A marmoset brain cell census reveals regional specialization of cellular identities

Fenna M. Krienen, Kirsten M. Levandowski, Heather Zaniewski, Ricardo C.H. del Rosario, Margaret E. Schroeder, Melissa Goldman, Martin Wienisch, Alyssa Lutservitz, Victoria F. Beja-Glasser, Cindy Chen, Qiangge Zhang, Ken Y. Chan, Katelyn X. Li, Jitendra Sharma, Dana McCormack, Tay Won Shin, Andrew Harrahill, Eric Nyase, Gagandeep Mudhar, Abigail MauermannAlec Wysoker, James Nemesh, Seva Kashin, Josselyn Vergara, Gabriele Chelini, Jordane Dimidschstein, Sabina Berretta, Benjamin E. Deverman, Ed Boyden, Steven A. McCarroll, Guoping Feng

Research output: Contribution to journalArticlepeer-review

2 Scopus citations


The mammalian brain is composed of many brain structures, each with its own ontogenetic and developmental history. We used single-nucleus RNA sequencing to sample over 2.4 million brain cells across 18 locations in the common marmoset, a New World monkey primed for genetic engineering, and examined gene expression patterns of cell types within and across brain structures. The adult transcriptomic identity of most neuronal types is shaped more by developmental origin than by neurotransmitter signaling repertoire. Quantitative mapping of GABAergic types with single-molecule FISH (smFISH) reveals that interneurons in the striatum and neocortex follow distinct spatial principles, and that lateral prefrontal and other higher-order cortical association areas are distinguished by high proportions of VIP+ neurons. We use cell type–specific enhancers to drive AAV-GFP and reconstruct the morphologies of molecularly resolved interneuron types in neocortex and striatum. Our analyses highlight how lineage, local context, and functional class contribute to the transcriptional identity and biodistribution of primate brain cell types.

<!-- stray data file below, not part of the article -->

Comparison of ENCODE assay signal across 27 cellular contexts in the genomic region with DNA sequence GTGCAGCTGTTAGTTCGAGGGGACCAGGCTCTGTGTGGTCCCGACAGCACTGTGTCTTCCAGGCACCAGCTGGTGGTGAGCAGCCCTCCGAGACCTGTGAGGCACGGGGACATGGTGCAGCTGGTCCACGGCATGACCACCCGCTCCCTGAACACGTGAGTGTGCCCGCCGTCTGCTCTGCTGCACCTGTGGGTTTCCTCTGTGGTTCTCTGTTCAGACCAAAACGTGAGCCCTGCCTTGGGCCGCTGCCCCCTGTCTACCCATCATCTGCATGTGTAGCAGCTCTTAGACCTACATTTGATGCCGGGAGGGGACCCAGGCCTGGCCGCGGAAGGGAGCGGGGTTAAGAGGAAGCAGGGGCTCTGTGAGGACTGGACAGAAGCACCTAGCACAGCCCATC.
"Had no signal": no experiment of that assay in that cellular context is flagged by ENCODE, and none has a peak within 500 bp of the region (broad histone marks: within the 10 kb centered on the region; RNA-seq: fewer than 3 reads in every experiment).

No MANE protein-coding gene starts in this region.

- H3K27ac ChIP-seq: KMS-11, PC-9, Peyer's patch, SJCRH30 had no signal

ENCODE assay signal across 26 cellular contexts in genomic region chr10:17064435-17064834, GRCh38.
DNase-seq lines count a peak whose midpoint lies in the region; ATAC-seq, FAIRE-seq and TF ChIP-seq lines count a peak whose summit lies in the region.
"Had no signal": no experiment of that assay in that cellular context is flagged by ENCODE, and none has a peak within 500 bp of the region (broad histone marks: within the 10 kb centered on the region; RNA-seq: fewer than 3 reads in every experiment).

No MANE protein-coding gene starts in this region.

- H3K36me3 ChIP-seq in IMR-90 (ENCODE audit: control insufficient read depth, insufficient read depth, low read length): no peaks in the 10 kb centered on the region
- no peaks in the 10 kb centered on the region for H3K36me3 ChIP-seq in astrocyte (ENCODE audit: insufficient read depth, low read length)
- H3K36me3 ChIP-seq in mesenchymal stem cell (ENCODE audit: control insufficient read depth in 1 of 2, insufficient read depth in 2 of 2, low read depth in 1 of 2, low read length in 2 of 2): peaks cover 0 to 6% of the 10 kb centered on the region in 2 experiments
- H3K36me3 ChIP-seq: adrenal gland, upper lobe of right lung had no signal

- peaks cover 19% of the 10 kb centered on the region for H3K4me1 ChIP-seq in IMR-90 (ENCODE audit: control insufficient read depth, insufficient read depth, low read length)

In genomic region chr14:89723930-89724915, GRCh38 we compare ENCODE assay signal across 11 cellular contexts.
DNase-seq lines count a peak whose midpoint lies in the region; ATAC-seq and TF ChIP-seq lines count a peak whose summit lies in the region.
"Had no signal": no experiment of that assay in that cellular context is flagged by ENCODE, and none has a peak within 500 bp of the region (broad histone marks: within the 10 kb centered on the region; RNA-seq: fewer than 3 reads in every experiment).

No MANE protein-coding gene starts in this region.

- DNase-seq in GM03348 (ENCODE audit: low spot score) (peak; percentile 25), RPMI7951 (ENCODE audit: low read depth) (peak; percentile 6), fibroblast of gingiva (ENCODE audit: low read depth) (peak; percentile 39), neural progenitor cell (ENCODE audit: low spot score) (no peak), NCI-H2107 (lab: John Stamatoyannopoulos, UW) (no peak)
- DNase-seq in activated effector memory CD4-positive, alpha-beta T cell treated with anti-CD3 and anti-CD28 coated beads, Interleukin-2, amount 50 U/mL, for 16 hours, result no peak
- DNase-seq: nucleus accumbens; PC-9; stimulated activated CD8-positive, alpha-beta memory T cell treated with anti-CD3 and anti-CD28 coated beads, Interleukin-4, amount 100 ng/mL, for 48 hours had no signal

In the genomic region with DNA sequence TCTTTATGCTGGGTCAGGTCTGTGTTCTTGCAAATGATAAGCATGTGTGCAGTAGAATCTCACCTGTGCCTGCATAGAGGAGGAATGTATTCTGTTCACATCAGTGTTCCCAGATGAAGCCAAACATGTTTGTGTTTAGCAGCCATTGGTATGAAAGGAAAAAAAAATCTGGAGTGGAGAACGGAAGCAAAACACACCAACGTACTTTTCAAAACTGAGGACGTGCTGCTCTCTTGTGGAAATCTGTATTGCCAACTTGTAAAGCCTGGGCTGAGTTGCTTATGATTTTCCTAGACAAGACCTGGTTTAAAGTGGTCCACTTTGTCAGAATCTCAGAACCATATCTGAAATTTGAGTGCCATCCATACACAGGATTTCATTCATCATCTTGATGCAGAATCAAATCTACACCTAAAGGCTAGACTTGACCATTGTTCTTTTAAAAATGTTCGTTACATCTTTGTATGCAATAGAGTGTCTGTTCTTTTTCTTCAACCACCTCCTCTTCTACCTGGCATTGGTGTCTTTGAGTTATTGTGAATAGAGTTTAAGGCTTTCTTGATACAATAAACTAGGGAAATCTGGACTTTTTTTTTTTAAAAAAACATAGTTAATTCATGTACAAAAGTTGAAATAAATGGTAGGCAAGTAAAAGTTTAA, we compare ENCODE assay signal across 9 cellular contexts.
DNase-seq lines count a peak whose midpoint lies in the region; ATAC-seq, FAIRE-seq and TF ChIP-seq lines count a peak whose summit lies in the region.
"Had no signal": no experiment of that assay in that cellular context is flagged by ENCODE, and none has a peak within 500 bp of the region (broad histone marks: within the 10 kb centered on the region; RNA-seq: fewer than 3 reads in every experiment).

Original languageEnglish (US)
Article numbereadk3986
JournalScience Advances
Issue number41
StatePublished - 2023
Externally publishedYes

All Science Journal Classification (ASJC) codes

  • General


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